“This Wellington is bloody raw!” –Gordon Ramsay If you are going to yell at your Hell’s Kitchen contestants for not cooking the Beef Wellington correctly, then your Steak House better cook it perfect. This is the first thing I thought of after successfully making a reservation to Gordon Ramsay Steak at the Paris Hotel in Las Vegas. Our concierge told us that this restaurant is generating a lot of buzz and reservations are hard to get. I was initially skeptical.
Why the buzz around this restaurant? The name recognition of Gordon Ramsay and national television coverage from “Hell’s Kitchen” obviously pumped up attention around the restaurant. This type of publicity is typically short-lived unless a restaurant can live up to the hype. My personal expectations were extremely high, and nothing less than perfect food and service would result in a good review. After leaving that night, the Gordon Ramsay Steak team had blown away my expectations. From the bread to the service, every attention was paid to detail and the execution was near perfect.
Gordon Ramsay Steak stands prominently in the main casino at the Paris Hotel and Resort. One of the key architectural features of the restaurant is the tunnel leading from the Paris Casino to the Gordon Ramsay Steak restaurant. This faux tunnel is supposed to represent the “Chunnel” from France to England. The interior looks remarkably like the set for Gordon Ramsay’s “Hell’s Kitchen” show with the open kitchen, dark woods and red accents. Another stand-out aspect of the restaurant is on the ceiling, which features a rotund dome that is painted with the Union Jack and adorned with a complex neon light art that emulates the movement of Gordon Ramsay’s hands when he makes his signature Beef Wellington.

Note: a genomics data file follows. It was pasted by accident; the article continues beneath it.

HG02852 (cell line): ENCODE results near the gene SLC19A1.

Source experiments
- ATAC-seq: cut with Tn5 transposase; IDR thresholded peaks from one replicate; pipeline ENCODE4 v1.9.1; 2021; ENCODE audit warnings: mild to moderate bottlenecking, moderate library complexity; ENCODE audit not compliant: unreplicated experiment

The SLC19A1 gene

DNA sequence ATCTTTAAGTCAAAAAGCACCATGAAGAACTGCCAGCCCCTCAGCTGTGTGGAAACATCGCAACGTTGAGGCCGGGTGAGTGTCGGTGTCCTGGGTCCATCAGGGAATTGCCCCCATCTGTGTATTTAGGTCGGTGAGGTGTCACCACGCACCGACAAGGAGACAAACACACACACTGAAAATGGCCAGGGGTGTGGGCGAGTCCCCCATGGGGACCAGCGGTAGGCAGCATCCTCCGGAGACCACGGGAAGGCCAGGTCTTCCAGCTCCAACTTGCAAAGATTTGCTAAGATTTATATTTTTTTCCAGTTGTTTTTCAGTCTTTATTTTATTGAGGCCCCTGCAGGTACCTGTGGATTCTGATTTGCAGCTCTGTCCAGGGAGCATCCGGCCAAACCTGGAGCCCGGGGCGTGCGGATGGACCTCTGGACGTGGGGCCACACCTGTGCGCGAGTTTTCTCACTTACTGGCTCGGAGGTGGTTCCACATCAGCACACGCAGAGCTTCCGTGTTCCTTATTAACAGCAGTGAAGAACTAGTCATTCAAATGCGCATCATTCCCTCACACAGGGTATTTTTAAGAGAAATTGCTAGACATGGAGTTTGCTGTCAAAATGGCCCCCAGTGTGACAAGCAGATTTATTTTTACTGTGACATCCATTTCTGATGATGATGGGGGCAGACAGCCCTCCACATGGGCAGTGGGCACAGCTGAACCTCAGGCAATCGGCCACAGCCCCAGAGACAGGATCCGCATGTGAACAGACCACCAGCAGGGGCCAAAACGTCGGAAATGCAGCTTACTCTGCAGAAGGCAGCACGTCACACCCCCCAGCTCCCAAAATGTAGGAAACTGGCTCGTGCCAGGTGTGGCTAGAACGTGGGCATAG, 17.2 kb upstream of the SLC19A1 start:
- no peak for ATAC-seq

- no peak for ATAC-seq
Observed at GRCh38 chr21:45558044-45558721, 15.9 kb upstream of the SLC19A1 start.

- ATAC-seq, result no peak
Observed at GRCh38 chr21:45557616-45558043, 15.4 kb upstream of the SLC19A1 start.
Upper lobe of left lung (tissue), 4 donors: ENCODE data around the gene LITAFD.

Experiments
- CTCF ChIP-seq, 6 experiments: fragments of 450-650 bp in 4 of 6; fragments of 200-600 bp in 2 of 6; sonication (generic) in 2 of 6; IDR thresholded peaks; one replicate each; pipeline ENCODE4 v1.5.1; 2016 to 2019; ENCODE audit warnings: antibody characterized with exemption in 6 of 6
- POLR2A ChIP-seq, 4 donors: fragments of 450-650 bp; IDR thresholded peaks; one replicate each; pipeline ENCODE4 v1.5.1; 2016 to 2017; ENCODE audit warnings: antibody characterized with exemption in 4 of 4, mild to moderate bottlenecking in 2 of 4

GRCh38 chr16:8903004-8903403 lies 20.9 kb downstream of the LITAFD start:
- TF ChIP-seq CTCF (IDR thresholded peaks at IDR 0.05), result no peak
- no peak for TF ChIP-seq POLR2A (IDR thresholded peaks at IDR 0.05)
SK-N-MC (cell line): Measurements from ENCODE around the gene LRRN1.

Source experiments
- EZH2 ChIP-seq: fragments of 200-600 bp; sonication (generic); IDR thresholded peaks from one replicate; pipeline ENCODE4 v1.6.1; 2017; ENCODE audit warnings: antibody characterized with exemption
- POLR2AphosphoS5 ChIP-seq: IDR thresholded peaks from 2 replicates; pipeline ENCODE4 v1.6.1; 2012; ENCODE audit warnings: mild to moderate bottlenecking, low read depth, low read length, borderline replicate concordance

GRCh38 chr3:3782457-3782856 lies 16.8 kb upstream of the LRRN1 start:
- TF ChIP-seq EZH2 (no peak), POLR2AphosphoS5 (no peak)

Wine and Cocktails
Gordon Ramsay Steak had a particularly nice selection of high-end throwback cocktails. Their cocktail menu is laden with both gin- and bourbon-based cocktails that give a subtle nod to traditional English cocktails. Here is what we ordered:
English Garden: This cocktail was smooth, like drinking cucumber water from a day spa, but strong enough to turn your Aunt Sally into a cussing sailor. It is made with Hendricks Gin, fresh lemons, basil cucumber, basil infused rock candy and celery bitters. This floral cocktail is shaken and served as a gin-based martini.
The Drifter: This is a bourbon-based cocktail that accentuates both the flavors of the Paris LV Proprietary Knob Creek Barrel # 77 and adds spicy and juicy citrus notes by pairing it with ginger liqueur falernum and lemon bitters. This cocktails uses Ice Spheres to ensure even melting, resulting in a consistent cocktail.